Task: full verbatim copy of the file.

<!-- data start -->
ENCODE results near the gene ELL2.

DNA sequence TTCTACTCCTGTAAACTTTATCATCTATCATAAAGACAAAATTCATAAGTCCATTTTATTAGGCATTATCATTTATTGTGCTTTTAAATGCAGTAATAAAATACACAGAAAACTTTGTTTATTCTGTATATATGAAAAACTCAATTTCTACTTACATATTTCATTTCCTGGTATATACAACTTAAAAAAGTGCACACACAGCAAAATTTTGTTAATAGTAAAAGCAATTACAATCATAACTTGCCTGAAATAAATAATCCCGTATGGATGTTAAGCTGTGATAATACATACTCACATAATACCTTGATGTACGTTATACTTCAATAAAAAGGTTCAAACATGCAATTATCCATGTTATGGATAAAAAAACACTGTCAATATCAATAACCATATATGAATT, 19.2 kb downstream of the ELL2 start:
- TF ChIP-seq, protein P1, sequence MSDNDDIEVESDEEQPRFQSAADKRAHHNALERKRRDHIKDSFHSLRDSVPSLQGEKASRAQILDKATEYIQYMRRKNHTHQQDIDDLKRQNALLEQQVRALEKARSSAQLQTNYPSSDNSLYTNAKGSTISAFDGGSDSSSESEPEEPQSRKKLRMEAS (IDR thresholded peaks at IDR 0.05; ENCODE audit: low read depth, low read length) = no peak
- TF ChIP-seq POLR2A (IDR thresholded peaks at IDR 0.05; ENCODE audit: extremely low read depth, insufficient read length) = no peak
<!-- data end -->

ENCODE results near the gene ELL2.

DNA sequence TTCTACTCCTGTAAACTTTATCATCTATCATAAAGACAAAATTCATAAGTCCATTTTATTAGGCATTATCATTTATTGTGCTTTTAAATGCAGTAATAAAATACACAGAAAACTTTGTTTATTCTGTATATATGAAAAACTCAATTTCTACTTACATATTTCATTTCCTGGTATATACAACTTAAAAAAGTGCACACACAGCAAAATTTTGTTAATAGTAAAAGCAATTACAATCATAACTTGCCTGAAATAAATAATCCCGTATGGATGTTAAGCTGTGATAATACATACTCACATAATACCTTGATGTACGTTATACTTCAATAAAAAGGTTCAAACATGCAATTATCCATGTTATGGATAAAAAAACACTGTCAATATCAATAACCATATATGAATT, 19.2 kb downstream of the ELL2 start:
- TF ChIP-seq, protein P1, sequence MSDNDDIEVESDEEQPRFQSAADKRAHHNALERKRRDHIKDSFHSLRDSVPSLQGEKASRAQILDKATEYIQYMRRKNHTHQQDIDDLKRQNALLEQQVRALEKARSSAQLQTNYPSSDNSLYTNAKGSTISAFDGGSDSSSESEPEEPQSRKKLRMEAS (IDR thresholded peaks at IDR 0.05; ENCODE audit: low read depth, low read length) = no peak
- TF ChIP-seq POLR2A (IDR thresholded peaks at IDR 0.05; ENCODE audit: extremely low read depth, insufficient read length) = no peak